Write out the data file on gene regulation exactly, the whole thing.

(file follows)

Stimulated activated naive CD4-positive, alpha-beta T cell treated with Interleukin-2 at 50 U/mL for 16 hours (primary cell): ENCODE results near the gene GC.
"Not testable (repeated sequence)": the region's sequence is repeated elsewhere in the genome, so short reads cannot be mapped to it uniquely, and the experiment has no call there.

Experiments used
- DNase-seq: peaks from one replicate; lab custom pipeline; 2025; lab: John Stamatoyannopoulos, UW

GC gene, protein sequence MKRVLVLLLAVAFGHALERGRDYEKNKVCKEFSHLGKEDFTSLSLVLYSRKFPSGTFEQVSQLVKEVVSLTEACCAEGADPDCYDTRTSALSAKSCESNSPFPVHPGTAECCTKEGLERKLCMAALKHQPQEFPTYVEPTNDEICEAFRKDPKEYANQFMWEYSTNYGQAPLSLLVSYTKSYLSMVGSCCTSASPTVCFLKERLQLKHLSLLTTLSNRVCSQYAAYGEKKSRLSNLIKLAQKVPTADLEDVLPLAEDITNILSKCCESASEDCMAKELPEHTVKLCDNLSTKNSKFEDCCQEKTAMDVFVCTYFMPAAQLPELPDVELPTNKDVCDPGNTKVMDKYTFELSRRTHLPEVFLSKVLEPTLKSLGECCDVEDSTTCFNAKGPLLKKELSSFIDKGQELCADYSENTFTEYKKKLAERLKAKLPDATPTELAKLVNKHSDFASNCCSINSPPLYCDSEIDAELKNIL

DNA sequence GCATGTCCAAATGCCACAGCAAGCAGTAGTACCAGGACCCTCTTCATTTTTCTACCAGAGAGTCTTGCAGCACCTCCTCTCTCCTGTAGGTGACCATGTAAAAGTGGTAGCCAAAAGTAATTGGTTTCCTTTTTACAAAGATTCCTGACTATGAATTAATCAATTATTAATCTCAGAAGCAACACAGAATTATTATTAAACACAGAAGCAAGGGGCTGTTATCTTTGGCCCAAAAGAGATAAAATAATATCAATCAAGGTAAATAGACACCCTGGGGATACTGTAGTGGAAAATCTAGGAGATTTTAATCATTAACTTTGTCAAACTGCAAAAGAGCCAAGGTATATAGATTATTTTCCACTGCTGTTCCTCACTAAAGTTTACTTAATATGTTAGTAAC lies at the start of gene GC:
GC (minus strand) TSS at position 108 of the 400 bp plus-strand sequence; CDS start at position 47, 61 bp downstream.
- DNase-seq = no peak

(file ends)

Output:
Stimulated activated naive CD4-positive, alpha-beta T cell treated with Interleukin-2 at 50 U/mL for 16 hours (primary cell): ENCODE results near the gene GC.
"Not testable (repeated sequence)": the region's sequence is repeated elsewhere in the genome, so short reads cannot be mapped to it uniquely, and the experiment has no call there.

Experiments used
- DNase-seq: peaks from one replicate; lab custom pipeline; 2025; lab: John Stamatoyannopoulos, UW

GC gene, protein sequence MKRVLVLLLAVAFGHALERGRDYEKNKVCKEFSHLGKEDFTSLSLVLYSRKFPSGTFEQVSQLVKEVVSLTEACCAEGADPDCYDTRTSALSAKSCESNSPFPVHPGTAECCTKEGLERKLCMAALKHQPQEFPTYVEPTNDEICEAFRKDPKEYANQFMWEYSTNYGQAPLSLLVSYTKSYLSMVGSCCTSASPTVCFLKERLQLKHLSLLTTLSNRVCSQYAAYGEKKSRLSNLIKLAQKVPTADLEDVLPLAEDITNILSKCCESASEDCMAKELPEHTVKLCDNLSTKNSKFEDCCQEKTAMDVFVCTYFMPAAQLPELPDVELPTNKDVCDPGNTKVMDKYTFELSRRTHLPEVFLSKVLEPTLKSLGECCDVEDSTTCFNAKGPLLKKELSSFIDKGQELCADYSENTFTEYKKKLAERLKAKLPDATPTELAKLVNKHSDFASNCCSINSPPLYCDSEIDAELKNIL

DNA sequence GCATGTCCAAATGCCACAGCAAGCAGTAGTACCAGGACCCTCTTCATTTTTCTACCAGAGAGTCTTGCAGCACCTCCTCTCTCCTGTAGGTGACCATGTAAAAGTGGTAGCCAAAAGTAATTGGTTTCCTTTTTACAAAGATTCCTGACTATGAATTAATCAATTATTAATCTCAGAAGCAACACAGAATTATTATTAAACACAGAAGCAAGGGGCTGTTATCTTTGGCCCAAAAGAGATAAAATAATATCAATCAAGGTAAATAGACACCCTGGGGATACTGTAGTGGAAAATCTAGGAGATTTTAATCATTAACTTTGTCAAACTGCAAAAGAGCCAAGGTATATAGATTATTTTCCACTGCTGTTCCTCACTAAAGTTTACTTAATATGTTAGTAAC lies at the start of gene GC:
GC (minus strand) TSS at position 108 of the 400 bp plus-strand sequence; CDS start at position 47, 61 bp downstream.
- DNase-seq = no peak